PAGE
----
The Supreme Court of Canada has recently ordered Google to remove certain links from its search results in Canada and in the rest of the world.
Disagreeing with such order, Google filed a lawsuit in the United States claiming that the mentioned decision should not be executed in the country, since it would violate the freedom of speech provided for under the local law.
The judge responsible for the analysis of the case in the Northern District of California accepted the arguments presented by Google, concluding that the application of the Supreme Court of Canada would violate national legislation and emphasized that Google is only an internet application provider and, as such, should not be liable for third party content.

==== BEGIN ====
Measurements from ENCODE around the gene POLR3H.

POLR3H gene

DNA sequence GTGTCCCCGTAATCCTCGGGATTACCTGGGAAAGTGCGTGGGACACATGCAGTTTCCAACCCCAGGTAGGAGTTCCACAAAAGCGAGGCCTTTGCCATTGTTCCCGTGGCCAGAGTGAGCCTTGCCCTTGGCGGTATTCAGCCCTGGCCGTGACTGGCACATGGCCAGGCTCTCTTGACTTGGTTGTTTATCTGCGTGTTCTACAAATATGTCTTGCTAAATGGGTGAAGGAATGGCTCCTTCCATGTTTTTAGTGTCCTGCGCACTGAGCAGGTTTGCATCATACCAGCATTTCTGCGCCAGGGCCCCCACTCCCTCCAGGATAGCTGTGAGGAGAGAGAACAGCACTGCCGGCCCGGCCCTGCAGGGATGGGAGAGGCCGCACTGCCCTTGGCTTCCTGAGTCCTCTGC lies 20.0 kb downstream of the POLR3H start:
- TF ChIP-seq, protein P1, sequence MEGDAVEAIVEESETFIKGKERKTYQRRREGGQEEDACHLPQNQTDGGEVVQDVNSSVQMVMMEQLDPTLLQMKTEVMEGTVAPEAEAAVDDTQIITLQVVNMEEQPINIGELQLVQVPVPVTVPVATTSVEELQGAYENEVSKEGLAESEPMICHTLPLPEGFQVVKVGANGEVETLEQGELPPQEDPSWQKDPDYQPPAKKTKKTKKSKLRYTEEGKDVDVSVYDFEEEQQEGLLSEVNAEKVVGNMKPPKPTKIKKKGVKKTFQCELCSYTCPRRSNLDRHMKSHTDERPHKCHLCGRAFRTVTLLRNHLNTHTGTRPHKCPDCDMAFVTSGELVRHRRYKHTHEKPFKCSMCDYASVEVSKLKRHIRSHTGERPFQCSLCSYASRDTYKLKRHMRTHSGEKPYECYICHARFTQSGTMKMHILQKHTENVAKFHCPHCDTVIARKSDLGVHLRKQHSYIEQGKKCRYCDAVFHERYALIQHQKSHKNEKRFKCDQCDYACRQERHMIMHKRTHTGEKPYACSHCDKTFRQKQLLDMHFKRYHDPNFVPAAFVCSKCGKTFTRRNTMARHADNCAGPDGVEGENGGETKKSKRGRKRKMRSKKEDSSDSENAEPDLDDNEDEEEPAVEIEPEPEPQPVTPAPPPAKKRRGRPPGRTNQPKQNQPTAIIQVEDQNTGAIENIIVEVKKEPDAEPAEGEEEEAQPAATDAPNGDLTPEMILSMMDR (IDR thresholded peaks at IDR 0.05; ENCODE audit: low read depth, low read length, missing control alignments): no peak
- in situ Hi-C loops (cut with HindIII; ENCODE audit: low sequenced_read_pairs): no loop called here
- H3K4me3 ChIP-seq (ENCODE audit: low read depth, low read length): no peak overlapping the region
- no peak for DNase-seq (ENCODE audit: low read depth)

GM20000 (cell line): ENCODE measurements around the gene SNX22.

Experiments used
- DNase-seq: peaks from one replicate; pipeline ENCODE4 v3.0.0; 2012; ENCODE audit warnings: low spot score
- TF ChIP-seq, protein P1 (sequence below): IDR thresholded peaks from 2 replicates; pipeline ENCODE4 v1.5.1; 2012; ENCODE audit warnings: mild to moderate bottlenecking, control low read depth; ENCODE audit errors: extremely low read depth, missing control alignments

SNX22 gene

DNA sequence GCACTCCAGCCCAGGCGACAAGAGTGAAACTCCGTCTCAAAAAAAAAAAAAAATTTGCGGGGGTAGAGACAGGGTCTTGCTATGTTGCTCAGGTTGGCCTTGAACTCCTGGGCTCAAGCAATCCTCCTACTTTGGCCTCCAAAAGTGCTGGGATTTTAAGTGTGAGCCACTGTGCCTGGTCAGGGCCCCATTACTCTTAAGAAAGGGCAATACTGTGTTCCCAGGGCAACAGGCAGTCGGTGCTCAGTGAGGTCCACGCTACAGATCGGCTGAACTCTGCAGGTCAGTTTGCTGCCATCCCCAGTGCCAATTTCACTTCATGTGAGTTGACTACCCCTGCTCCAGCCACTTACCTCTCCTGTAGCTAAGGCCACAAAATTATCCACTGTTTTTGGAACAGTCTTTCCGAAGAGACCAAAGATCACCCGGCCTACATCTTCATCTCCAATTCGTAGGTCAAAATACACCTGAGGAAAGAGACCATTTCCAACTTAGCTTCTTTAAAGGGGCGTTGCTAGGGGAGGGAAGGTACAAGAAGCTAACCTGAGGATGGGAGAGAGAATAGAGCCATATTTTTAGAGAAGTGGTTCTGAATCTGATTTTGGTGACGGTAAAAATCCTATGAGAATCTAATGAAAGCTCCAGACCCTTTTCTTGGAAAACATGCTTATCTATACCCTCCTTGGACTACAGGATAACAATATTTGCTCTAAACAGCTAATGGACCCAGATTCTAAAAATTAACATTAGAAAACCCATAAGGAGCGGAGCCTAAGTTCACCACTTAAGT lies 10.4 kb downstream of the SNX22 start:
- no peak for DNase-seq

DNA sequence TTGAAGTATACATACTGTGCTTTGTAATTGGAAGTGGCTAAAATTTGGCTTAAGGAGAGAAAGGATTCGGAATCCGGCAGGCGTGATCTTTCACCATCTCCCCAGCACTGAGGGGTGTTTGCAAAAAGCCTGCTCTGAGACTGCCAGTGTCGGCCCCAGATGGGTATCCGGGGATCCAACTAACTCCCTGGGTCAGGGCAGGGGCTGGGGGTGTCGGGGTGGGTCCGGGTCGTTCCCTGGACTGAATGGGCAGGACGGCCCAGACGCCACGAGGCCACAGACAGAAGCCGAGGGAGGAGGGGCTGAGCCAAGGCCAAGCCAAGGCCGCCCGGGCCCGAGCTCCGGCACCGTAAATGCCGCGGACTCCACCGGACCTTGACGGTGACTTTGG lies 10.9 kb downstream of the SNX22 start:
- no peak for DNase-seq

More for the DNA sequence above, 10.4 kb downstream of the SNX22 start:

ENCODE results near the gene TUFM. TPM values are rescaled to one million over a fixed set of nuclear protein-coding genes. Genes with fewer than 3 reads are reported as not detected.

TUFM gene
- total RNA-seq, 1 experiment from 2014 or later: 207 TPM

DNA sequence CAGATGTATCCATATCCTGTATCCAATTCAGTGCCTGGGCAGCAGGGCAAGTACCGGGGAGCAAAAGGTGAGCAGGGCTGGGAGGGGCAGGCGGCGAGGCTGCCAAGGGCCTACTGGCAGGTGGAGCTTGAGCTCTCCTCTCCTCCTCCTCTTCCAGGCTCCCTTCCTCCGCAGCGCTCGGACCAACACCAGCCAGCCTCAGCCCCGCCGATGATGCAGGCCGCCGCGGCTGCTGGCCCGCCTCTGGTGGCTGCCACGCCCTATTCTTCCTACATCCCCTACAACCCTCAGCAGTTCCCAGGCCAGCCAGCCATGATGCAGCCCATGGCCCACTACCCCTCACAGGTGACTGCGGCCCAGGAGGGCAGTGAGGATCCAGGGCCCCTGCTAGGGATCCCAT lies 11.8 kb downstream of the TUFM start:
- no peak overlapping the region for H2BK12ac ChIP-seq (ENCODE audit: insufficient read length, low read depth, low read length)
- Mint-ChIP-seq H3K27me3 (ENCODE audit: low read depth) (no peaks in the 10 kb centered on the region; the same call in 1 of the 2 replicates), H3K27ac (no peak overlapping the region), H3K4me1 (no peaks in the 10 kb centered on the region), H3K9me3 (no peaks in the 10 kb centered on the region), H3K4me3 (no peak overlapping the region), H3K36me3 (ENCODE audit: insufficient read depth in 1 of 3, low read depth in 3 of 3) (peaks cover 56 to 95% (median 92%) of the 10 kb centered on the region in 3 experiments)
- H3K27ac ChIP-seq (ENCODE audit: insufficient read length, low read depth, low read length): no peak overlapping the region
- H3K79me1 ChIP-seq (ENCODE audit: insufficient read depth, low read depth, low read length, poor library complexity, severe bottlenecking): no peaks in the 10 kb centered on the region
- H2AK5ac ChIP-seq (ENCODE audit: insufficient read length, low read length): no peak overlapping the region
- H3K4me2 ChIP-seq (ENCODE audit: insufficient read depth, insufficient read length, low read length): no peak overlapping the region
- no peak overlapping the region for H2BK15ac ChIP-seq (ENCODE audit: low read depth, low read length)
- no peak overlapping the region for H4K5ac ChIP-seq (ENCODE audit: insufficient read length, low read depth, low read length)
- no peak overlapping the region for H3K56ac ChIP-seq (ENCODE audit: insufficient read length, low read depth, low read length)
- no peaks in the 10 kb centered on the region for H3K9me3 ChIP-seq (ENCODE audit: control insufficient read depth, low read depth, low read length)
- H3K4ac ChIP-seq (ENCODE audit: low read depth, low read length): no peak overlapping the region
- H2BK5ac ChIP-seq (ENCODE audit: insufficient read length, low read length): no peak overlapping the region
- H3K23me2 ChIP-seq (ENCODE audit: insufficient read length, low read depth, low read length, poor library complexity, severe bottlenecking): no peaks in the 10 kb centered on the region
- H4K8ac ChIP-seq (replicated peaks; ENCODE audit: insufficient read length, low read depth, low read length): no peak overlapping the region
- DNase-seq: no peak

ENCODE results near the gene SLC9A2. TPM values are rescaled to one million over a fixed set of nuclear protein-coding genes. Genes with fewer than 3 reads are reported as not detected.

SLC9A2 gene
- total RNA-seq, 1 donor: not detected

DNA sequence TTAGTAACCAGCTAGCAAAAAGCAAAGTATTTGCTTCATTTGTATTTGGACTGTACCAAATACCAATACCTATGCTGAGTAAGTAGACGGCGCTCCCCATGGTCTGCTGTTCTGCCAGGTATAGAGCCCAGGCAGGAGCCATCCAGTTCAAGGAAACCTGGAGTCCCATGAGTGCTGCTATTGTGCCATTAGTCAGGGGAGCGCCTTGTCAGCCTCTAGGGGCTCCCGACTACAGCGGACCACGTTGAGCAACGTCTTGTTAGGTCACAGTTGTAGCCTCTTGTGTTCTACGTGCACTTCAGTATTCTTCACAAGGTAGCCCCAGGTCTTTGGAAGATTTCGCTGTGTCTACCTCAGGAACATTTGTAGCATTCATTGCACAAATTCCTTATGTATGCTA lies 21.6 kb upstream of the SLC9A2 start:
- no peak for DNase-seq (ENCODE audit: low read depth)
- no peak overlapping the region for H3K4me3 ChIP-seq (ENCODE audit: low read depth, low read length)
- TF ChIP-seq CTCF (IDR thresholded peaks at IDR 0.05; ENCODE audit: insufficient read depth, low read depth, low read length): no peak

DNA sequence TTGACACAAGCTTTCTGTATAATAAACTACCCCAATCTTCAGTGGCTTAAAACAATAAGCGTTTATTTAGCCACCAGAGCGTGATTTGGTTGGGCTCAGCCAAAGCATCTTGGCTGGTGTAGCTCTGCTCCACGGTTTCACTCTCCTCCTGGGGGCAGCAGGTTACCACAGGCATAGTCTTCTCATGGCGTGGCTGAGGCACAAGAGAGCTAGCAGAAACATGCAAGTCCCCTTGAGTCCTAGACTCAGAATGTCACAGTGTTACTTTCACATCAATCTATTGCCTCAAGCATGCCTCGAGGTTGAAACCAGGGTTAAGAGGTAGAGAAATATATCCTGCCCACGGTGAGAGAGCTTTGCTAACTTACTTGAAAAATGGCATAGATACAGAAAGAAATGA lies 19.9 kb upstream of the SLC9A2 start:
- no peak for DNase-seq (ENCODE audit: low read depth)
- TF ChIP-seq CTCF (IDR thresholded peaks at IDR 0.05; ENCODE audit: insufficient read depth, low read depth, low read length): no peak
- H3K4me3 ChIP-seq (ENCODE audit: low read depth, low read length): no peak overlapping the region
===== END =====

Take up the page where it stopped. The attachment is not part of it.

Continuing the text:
Brazilian courts have been adopting an understanding similar to that of the North American courts, having already expressed a position in multiple cases in the sense that the reach of the enforceability of content takedown orders should be restricted to the limits of the national territory. In addition, some of the decisions issued by the Brazilian courts have specifically stated that an understanding contrary to the above would violate the principle of sovereignty of the countries, as well as the principle of equality and self‑determination of nations that govern international relations.
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